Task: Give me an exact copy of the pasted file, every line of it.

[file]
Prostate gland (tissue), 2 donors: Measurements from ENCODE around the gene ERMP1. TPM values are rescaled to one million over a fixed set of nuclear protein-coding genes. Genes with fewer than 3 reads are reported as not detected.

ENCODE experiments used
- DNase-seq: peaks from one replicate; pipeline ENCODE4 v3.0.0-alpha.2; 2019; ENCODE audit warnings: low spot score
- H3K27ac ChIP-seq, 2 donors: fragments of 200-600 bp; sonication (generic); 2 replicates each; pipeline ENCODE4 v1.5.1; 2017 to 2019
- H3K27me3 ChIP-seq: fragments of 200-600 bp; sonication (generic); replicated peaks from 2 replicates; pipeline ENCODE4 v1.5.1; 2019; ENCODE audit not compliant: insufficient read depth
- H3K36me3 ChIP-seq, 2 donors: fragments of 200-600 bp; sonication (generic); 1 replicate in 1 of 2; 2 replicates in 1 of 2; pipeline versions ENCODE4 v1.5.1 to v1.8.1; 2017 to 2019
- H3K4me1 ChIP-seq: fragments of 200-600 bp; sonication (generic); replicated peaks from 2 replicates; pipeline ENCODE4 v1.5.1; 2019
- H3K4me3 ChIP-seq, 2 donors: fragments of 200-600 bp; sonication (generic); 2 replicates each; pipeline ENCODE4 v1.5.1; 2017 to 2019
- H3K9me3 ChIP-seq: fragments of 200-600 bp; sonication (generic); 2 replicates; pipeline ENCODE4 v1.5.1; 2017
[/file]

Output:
Prostate gland (tissue), 2 donors: Measurements from ENCODE around the gene ERMP1. TPM values are rescaled to one million over a fixed set of nuclear protein-coding genes. Genes with fewer than 3 reads are reported as not detected.

ENCODE experiments used
- DNase-seq: peaks from one replicate; pipeline ENCODE4 v3.0.0-alpha.2; 2019; ENCODE audit warnings: low spot score
- H3K27ac ChIP-seq, 2 donors: fragments of 200-600 bp; sonication (generic); 2 replicates each; pipeline ENCODE4 v1.5.1; 2017 to 2019
- H3K27me3 ChIP-seq: fragments of 200-600 bp; sonication (generic); replicated peaks from 2 replicates; pipeline ENCODE4 v1.5.1; 2019; ENCODE audit not compliant: insufficient read depth
- H3K36me3 ChIP-seq, 2 donors: fragments of 200-600 bp; sonication (generic); 1 replicate in 1 of 2; 2 replicates in 1 of 2; pipeline versions ENCODE4 v1.5.1 to v1.8.1; 2017 to 2019
- H3K4me1 ChIP-seq: fragments of 200-600 bp; sonication (generic); replicated peaks from 2 replicates; pipeline ENCODE4 v1.5.1; 2019
- H3K4me3 ChIP-seq, 2 donors: fragments of 200-600 bp; sonication (generic); 2 replicates each; pipeline ENCODE4 v1.5.1; 2017 to 2019
- H3K9me3 ChIP-seq: fragments of 200-600 bp; sonication (generic); 2 replicates; pipeline ENCODE4 v1.5.1; 2017